That effort didn’t really pan out. Between a lack of take up outside of the geeky set and an inability to connect with major health providers, Google did what Google does and shuttered the service in 2012.

Well they’re back at it. Announcing a new program to get user feedback on a potential new Health Record system being developed by Google. It’s a small program, only 300 participants at the moment, but given the amount of health data flowing into Googles data lakes via Google Fit and Fitbit, I really don’t see them backing away from this any time soon.

Google isn’t the first to play in this area, Apple is doing it, there are literally dozens of startups all trying to get into this space. I mean even the Australian Government has given it a red hot go.

Look, the idea of a single record that a patient can carry with them that contains ALL of their history is very attractive, especially for people with disabilities (who tend to have complex medical histories). The ability to say to a new doctor “here it is, now you have all the information at your fingertips” would smooth things over so much.

But the dream is often very different from reality as can be seen from the roll out of the My Health Record project in Australia. Leaving aside issues around access and data sovereignty, the My Health Record system still suffers from a lack of medical sector buy in, with even some public hospitals not integrating with it.

When evaluating any of these projects we need to ask ourselves these questions:

Who or what is the product?

Companies exist to make money. That is not a controversial statement (well at least it shouldn’t be in 2021). So how are these companies going to turn a profit? How are they going to pay for holding that data, working with all of the various different providers and above all ensuring that the data is held securely?

This is really important because if you’re not paying for it, then the company offering the service is making money in some other way. Which leads into..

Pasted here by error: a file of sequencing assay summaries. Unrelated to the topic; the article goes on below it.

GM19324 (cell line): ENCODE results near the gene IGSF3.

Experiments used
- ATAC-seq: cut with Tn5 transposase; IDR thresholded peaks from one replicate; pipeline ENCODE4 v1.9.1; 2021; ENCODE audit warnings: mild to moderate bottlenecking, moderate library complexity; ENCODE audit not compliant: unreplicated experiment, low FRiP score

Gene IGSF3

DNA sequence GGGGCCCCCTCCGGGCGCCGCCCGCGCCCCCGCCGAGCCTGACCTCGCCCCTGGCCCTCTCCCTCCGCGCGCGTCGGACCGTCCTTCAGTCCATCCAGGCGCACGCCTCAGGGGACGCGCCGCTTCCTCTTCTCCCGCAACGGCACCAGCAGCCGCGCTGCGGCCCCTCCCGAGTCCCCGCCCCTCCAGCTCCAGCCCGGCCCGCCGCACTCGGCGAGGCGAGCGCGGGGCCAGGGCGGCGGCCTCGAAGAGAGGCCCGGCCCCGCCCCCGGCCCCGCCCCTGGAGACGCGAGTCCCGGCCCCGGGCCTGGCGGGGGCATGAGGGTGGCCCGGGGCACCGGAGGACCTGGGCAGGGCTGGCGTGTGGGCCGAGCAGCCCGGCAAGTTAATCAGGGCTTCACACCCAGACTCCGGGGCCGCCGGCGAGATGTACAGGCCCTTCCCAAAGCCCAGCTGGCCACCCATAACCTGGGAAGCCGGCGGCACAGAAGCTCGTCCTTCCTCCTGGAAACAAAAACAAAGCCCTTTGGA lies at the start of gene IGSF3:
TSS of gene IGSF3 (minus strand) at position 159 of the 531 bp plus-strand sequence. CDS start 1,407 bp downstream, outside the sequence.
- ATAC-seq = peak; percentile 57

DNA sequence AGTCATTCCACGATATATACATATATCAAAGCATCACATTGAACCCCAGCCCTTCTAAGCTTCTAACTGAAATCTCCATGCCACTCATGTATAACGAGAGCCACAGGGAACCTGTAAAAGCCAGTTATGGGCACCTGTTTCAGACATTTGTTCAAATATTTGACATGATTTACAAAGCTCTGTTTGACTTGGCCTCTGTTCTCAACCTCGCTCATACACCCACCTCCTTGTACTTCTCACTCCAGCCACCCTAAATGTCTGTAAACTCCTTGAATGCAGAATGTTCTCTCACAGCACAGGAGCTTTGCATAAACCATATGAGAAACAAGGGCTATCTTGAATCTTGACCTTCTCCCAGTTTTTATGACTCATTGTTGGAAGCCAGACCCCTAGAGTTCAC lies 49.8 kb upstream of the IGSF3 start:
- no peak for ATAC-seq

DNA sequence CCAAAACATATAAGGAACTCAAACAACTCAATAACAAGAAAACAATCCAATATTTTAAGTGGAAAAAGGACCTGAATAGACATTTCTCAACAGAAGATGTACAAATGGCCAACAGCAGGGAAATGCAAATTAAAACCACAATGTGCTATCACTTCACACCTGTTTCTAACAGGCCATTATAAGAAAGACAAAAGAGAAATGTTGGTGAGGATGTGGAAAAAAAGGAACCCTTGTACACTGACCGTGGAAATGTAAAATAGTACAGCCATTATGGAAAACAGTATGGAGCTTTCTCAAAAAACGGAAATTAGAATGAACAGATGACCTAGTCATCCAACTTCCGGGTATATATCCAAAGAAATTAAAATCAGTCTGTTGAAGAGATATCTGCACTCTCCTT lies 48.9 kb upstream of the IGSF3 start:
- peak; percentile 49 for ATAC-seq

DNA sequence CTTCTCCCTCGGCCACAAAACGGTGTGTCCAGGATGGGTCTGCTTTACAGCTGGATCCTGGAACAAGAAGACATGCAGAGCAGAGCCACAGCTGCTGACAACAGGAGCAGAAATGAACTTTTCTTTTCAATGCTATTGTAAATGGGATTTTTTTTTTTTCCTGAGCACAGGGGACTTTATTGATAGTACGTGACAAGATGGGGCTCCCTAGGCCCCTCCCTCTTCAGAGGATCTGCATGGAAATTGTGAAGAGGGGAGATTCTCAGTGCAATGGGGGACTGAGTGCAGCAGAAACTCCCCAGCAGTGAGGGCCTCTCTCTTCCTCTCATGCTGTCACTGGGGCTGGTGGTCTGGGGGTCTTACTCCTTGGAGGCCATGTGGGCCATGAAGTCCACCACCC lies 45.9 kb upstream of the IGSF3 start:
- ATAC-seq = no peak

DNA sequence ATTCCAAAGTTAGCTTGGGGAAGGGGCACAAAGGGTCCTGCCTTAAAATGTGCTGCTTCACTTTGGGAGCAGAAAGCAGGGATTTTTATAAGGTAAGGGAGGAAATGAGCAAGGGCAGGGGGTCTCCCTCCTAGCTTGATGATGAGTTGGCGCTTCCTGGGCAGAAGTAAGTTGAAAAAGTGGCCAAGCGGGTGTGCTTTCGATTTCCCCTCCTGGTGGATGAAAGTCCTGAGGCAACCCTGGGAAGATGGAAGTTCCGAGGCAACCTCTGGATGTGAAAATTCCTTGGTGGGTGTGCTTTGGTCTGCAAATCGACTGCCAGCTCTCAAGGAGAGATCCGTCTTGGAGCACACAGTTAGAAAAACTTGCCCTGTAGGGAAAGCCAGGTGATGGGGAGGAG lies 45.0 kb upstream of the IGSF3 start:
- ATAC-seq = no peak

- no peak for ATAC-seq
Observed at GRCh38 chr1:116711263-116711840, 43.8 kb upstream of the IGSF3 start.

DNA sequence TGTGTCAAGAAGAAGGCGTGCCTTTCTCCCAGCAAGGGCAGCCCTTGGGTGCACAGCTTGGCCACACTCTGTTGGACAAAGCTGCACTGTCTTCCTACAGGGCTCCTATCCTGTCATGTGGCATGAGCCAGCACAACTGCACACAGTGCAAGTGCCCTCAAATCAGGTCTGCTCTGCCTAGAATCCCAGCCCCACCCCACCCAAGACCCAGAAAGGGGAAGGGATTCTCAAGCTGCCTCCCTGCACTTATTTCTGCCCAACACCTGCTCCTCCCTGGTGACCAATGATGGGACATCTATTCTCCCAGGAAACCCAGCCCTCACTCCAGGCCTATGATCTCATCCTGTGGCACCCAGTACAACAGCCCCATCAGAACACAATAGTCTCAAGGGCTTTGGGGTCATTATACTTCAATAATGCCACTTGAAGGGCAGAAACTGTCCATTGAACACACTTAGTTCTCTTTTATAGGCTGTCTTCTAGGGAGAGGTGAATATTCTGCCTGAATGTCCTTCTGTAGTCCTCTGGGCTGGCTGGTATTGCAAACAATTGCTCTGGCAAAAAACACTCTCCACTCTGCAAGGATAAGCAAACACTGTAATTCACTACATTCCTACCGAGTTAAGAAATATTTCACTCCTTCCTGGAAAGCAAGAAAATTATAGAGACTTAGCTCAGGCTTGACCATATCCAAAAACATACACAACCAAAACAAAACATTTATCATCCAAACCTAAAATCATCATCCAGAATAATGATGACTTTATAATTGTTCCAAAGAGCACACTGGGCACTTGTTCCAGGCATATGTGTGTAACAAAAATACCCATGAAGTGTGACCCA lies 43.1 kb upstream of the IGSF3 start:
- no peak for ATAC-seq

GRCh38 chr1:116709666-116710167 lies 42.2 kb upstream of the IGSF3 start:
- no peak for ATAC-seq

Who’s data is it?

The ownership of patient data is a tricky one, at least here in Australia. Technically, all patient records belong to the medical organisation that generates them, NOT to the patient. How does this affect us IF Google or another Health Record provider decides to pay for access?

What rights do you retain over any data that you voluntarily put into the system? Can you leave with all of your data? What are the regulations around the storing of this sort of data?

Where is the data stored?

Different countries have different regulations about how and why different groups (such as law enforcement) can get access to data stored by private companies. Location will also have an affect on how much you can push back IF you find your data being misused.

Like I said, the ideal is great. But we need to be really careful about who controls the record. Because if we lose control now, then we’re never going to get it back. There needs to be a much larger discussion around standards and the rights of the patients than I think there has been up until now.

Alexa, fix my disability

When I was in the Prince of Wales Spinal Rehab Unit (awesome place by the way, professional staff, great nurses, terrible food) I noticed this sign up in all the rooms.

Above every bed in the ward there was a small Alexa device waiting for patients to ask it for help. You could ask it for the usual Alexa stuff, time, date play a free radio stream and so on. But they also custom commands set up. If you wanted to the nurse, you could either press the nurse call button or you could tell Alexa exactly why you wanted them.

Usage varied. Some people ignored them or asked for them to be turned off (the ward was happy to do so), others were more than happy to use a system which meant that they didn’t have to mash a giant button to call a nurse.

I’m not kidding about the giant button by the way. For people with limited upper body movement, the large buttons were much more practical to use than the normal nurse call system. They looked a bit like this but red.

Anyway, people used the Alexa systems to call the nurses, check the time, listen to radio and a range of different things.

I never really used it myself, upper body motion was fine and I had my own devices to entertain me.

However it did get me thinking about how useful these devices can actually be for people with disabilities. I myself have one setup at home so I can use it to turn out my bedroom light, listen to the radio, play music and so on. As part of a home automation system it can provide a person with a disability an interface to their home that they may not have through a touch system. The potential is great.